Americans have undoubtedly reined in their spending. If it can't be eaten or lived in, Americans don't want to buy it right now. That's good news if you happen to sell food, and particularly good news if you happen to sell fast (i.e. cheap) food like Burger King (NYSE:BKC) or McDonald's (NYSE:MCD).

In this piece, I'd like to delve a little deeper into Burger King. The Florida-based company's first quarter results, which were released on Oct. 31 before the opening bell, have inspired me to give the shares a fresh look.

Slowdown? What Slowdown?
In the period ended Sept. 30, Burger King earned $50 million, or 36 cents per share (38 cents excluding charges). That is small bump up from the $49 million, or 35 cents a share, it earned in the comparable period last year, and for the record it was a penny shy of analyst estimates.

What I was really keeping an eye on was Burger King's same-store-sales numbers, also called comps. Comps are one of the best ways to get an apples-to-apples view of a company's health, and Burger King's comps were up a healthy 3.6%.

Quite simply, positive comps are an achievement in this environment. Several big names including Brinker International (NYSE:EAT) to Darden (NSYE:DDI) have seen declines lately. Brinker saw a drop of 4% and Darden saw comps decline 1%. This isn't the first quarter of improved comps from Burger King either; in fact, it's the nineteenth consecutive quarter of worldwide comps growth.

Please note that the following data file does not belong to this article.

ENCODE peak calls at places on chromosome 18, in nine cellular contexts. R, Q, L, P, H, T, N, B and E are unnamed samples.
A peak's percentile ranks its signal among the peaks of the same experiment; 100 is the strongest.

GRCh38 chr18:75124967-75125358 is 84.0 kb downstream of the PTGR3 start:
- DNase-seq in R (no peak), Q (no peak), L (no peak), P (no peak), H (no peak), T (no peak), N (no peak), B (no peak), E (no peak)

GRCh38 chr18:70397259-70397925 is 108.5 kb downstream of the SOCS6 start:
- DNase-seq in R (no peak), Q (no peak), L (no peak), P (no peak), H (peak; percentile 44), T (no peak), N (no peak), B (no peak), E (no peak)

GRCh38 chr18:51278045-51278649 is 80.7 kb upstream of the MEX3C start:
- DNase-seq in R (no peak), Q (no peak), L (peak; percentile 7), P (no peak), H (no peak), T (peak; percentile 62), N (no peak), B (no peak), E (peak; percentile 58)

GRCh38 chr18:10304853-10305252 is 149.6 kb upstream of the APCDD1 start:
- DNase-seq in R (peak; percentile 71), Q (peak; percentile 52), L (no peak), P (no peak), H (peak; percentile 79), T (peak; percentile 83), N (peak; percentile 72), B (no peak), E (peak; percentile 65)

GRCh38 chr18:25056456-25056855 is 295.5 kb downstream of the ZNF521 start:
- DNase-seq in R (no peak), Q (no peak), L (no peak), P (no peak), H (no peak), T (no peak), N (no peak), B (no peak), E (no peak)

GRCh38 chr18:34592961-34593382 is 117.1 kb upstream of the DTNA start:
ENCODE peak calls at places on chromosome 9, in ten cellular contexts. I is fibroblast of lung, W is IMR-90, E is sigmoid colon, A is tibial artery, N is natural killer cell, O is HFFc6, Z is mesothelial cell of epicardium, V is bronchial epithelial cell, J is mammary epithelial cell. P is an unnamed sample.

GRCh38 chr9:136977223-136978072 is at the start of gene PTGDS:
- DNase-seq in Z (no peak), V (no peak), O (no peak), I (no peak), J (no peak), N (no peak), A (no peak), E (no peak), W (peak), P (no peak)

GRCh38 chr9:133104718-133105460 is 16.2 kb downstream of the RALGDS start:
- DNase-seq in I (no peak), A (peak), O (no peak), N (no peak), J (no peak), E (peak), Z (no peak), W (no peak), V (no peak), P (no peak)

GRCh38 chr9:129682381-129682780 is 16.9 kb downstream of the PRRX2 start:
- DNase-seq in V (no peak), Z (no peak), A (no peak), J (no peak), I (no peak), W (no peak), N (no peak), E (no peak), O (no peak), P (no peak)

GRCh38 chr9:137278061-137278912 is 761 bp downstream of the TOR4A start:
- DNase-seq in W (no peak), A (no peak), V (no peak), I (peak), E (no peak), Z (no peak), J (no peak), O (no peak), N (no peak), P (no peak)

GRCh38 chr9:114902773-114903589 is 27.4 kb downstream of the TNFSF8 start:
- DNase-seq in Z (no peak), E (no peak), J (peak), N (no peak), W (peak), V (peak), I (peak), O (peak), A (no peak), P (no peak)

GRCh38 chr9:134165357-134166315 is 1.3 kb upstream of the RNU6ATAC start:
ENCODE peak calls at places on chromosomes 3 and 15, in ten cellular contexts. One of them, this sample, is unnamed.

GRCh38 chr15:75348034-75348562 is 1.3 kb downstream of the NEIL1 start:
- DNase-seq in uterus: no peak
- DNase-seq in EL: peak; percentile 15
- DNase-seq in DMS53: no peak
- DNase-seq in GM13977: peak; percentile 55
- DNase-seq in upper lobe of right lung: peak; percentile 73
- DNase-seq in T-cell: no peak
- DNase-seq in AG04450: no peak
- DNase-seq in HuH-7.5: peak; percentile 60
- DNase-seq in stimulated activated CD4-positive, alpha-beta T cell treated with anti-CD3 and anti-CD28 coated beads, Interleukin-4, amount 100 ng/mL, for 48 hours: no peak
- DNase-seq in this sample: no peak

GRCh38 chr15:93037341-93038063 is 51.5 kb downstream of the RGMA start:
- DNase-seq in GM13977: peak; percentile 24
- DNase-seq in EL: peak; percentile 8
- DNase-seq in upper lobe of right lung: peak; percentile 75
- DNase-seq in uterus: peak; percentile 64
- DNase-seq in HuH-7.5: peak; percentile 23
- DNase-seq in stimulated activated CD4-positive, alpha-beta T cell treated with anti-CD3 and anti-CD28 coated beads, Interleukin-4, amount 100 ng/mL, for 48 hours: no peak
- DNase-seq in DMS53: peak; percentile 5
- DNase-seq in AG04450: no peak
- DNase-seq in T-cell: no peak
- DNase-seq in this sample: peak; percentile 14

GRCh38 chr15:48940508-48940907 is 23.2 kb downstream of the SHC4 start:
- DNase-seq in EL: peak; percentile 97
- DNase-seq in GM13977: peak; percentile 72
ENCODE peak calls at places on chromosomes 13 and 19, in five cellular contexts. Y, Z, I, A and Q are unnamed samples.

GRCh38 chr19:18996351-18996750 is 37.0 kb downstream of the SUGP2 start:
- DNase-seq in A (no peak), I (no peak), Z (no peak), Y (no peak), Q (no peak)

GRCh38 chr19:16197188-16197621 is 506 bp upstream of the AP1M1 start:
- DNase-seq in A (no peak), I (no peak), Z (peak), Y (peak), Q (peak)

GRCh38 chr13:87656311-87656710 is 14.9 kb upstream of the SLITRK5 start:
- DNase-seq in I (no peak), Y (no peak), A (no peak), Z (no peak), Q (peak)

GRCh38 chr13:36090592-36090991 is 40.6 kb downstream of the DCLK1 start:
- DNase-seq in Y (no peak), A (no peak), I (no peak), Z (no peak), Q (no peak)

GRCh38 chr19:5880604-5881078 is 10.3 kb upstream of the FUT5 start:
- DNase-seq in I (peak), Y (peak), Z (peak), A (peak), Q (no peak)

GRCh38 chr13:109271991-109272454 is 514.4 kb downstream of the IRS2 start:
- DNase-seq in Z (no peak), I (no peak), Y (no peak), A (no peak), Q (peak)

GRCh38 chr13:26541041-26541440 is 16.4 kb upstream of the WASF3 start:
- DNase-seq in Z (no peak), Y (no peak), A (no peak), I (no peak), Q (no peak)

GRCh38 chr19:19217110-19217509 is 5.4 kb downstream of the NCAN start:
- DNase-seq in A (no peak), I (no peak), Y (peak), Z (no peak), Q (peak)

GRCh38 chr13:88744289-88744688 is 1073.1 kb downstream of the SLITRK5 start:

Even North American comps were cooking - where, despite the current market malaise, U.S. and Canadian comps climbed 3%.

It's important to note that Burger King was going up against a tough comparison. In the same period last year it generated a positive 5.9% comp, which is pretty amazing. This is proof that Burger King's newer products, like its BK Fresh Apple Fries, are working. Finally the number puts Burger King in the same league as McDonald's, which generated a 7.1% comps increase in its most recent quarter. (To learn more about comps, read Sinking Your Teeth Into Restaurant Stocks.)

Forecast and Valuation
Commodity costs have been a concern for Burger King, but management now seems to have a handle on the situation. Management was confident enough in their ability to deal with volatile commodity prices that they reaffirmed the full year earnings forecast of $1.54-1.59 per share. That's consistent with both the guidance it offered in August, and it's also consistent with analyst estimates of $1.55 per share.

At present Burger King trades at about 12.83 times the current-year earnings estimate of $1.55 per share. That's attractive given that Burger King is expected to grow its EPS at a 16.8% pace in the following year (fiscal 2009-2010). For comparison purposes, McDonald's trades at about 16 times the current year estimate of $3.61 and is expected to grow its EPS at a roughly 6.4% rate for fiscal 2008-2009.

Bottom Line
The good news at Burger King also bodes well for McDonald's and Wendy's (NYSE:WEN). McDonald's is in its fourth quarter right now, and Wendy's is poised to release its third-quarter numbers on November 6. Investors would be well severed to watch these results.